With skyrocketing input costs and the volatility of prices in world markets, farmers need the “protection and peace of mind” of a farm program safety net, says Carlisle Clarke, agriculture liaison for Sen. Thad Cochran, R-Miss.

“They need this so they can continue to provide food security for the U.S. and to supply the export demands of a growing world population,” he said at the annual meeting of the Mississippi Agricultural Economics Association at Mississippi State University.

But, he cautioned, with farm commodity prices having hit record highs in recent years, and with the federal government facing record deficits, “in this fiscal environment, we have something of a perfect storm for opponents of production agriculture to target all of our programs for cuts.”

The 12-member bipartisan Joint Committee on Deficit Reduction, tasked with coming up with $1.2 trillion in federal budget cuts, “has been very tight-lipped from the beginning” about the extent of cuts for various programs, including agriculture, Clarke says.

“We in agriculture, like everyone on all the congressional other committees, have been wondering how much we’re going to be expected to give up.”

The Obama administration, he says, issued a proposal that would lop $33 billion from agriculture spending, coming from commodity, conservation, and crop insurance titles.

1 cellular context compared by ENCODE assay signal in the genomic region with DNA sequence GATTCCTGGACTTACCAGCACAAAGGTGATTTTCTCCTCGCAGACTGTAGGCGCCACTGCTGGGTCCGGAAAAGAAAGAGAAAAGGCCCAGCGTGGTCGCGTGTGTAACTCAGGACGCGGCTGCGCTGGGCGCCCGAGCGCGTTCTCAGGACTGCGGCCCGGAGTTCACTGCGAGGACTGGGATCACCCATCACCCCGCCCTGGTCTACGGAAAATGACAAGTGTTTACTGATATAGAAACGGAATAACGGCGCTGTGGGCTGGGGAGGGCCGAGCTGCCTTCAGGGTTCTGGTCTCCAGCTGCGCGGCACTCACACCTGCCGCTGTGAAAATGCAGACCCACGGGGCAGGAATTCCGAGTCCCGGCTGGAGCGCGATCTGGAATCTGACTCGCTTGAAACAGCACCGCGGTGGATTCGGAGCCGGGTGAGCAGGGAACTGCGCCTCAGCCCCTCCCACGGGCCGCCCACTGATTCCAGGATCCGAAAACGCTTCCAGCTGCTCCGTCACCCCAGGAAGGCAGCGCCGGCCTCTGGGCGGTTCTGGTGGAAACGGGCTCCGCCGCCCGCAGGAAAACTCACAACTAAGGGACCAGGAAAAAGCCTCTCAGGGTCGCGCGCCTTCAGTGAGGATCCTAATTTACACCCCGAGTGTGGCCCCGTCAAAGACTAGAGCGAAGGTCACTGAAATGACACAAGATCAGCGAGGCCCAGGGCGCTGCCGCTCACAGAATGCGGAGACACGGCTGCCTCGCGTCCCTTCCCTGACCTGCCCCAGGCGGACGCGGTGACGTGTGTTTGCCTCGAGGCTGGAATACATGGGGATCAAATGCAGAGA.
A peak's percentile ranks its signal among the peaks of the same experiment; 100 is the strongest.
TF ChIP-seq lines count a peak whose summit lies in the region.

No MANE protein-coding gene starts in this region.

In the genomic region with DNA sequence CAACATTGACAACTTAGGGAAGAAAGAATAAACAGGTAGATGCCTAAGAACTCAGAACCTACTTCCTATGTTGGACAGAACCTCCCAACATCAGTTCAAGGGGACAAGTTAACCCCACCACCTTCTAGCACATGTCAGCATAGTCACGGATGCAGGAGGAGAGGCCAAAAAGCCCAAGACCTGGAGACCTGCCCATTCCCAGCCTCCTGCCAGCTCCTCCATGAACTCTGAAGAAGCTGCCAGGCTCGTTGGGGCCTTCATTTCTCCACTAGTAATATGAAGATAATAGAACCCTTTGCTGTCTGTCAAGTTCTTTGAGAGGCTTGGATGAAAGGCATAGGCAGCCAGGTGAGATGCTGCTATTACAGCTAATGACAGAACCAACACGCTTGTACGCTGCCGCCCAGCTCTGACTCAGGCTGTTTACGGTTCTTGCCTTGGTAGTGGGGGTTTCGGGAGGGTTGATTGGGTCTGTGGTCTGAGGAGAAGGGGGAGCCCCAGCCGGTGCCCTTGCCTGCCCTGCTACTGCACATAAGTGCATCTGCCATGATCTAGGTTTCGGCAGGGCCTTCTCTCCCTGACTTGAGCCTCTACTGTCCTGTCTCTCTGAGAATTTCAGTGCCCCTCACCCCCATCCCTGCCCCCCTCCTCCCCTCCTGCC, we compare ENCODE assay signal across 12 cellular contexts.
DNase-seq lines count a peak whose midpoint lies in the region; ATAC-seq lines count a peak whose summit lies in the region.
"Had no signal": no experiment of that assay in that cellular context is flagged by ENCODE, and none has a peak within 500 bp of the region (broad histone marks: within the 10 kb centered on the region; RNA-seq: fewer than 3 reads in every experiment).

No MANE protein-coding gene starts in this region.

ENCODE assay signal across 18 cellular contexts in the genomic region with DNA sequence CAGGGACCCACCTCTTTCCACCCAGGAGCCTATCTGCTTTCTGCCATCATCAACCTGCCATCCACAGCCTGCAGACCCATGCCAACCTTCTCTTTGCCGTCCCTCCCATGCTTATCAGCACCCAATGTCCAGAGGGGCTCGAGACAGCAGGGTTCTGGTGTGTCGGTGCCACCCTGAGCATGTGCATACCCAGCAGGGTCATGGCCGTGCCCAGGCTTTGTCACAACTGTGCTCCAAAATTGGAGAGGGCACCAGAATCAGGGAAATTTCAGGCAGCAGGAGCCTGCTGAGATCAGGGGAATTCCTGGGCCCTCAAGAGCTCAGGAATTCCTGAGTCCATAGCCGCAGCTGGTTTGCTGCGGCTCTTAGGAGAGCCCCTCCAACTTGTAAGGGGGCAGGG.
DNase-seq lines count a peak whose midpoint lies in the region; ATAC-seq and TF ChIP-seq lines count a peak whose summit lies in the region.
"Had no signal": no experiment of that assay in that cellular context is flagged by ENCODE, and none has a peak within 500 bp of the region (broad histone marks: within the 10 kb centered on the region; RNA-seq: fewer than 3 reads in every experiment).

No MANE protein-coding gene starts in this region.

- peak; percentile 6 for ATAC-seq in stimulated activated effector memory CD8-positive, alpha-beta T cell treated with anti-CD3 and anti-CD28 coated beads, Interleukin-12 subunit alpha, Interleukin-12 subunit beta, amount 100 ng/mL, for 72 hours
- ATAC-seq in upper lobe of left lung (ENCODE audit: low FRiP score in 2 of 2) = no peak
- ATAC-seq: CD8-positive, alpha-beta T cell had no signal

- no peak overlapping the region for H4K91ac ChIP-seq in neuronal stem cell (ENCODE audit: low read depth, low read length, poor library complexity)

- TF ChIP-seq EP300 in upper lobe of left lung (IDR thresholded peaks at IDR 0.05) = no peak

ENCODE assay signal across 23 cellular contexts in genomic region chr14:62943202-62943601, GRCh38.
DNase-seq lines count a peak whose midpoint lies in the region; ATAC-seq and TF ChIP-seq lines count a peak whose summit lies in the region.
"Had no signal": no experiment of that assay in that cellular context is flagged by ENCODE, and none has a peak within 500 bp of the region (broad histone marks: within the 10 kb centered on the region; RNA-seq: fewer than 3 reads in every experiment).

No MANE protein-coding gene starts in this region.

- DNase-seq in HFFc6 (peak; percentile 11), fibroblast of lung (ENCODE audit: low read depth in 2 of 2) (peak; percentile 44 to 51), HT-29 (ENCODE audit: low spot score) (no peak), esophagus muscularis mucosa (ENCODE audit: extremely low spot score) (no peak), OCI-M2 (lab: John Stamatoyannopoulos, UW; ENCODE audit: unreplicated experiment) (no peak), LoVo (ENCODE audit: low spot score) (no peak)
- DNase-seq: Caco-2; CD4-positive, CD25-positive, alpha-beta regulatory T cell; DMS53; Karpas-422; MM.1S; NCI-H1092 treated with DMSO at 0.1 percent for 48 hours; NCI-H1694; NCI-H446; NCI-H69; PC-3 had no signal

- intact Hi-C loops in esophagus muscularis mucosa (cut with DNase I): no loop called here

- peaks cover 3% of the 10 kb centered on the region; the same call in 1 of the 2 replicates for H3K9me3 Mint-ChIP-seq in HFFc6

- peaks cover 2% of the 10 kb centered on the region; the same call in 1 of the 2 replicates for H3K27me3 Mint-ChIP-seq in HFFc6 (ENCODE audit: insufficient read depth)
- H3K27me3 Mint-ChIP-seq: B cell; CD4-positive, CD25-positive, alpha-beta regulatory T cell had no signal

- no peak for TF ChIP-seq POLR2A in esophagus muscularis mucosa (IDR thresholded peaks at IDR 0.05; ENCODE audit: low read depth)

“The agriculture committees have been wondering what number the Joint Committee is looking for, but we’ve had no feedback.”

Chairmen and co-chairmen of House and Senate Agriculture Committees were asked to submit by October 15 a letter citing the amount to come out of their respective jurisdictions, Clarke says. “The number they came up with was $23 billion.”

Of that, he says, the consensus was that commodity titles would have to give up anywhere from $14 billion to $16 billion.

A concern in the budget-cutting process, he says, is the makeup of the Joint Committee — of the 12 members, only one is a member of an agriculture committee, Sen. Max Baucus of Montana. (D)

“Two years ago, on the Senate Agriculture Committee, we had the chairman and ranking member representing southern states. Today we have neither.

“That’s a concern, too, because it’s still not clear if there will be any type of hearings, markups, or public settings where members outside the four committee principals — none of whom represent southern agriculture — will get to weigh in with recommendations for policy changes.

“We, as Republicans and representatives of southern states, have emphasized that we need to provide producer flexibility as a policy option. If we’re truly going to make a proposal that’s equitable for all regions, we need producer flexibility.”

The Joint Committee has until Nov. 23 to issue their proposal for the target of $1.2 trillion in cuts, Clarke notes.

“Agriculture is such a small component of federal spending, and there are more sensitive issues that have to be addressed, including Social Security, Medicare, Medicaid, and Tax Reform.